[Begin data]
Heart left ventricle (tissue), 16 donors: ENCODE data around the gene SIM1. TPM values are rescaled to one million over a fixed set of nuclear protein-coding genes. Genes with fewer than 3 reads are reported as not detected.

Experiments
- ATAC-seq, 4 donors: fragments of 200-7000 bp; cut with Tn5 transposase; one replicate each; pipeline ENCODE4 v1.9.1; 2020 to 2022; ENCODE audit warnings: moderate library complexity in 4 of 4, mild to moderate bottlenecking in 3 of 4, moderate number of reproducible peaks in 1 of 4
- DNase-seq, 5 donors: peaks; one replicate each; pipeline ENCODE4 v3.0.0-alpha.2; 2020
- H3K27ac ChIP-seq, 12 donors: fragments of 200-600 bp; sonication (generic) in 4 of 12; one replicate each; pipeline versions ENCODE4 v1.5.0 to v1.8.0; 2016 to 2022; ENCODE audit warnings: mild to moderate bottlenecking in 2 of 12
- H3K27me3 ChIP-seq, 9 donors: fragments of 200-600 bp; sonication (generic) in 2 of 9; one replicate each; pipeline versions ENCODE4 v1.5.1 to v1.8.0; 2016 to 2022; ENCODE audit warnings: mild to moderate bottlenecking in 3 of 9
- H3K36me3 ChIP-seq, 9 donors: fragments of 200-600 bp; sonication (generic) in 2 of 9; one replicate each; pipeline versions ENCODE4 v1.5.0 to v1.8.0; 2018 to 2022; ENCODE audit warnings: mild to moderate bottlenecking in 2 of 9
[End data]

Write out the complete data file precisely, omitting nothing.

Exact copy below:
Heart left ventricle (tissue), 16 donors: ENCODE data around the gene SIM1. TPM values are rescaled to one million over a fixed set of nuclear protein-coding genes. Genes with fewer than 3 reads are reported as not detected.

Experiments
- ATAC-seq, 4 donors: fragments of 200-7000 bp; cut with Tn5 transposase; one replicate each; pipeline ENCODE4 v1.9.1; 2020 to 2022; ENCODE audit warnings: moderate library complexity in 4 of 4, mild to moderate bottlenecking in 3 of 4, moderate number of reproducible peaks in 1 of 4
- DNase-seq, 5 donors: peaks; one replicate each; pipeline ENCODE4 v3.0.0-alpha.2; 2020
- H3K27ac ChIP-seq, 12 donors: fragments of 200-600 bp; sonication (generic) in 4 of 12; one replicate each; pipeline versions ENCODE4 v1.5.0 to v1.8.0; 2016 to 2022; ENCODE audit warnings: mild to moderate bottlenecking in 2 of 12
- H3K27me3 ChIP-seq, 9 donors: fragments of 200-600 bp; sonication (generic) in 2 of 9; one replicate each; pipeline versions ENCODE4 v1.5.1 to v1.8.0; 2016 to 2022; ENCODE audit warnings: mild to moderate bottlenecking in 3 of 9
- H3K36me3 ChIP-seq, 9 donors: fragments of 200-600 bp; sonication (generic) in 2 of 9; one replicate each; pipeline versions ENCODE4 v1.5.0 to v1.8.0; 2018 to 2022; ENCODE audit warnings: mild to moderate bottlenecking in 2 of 9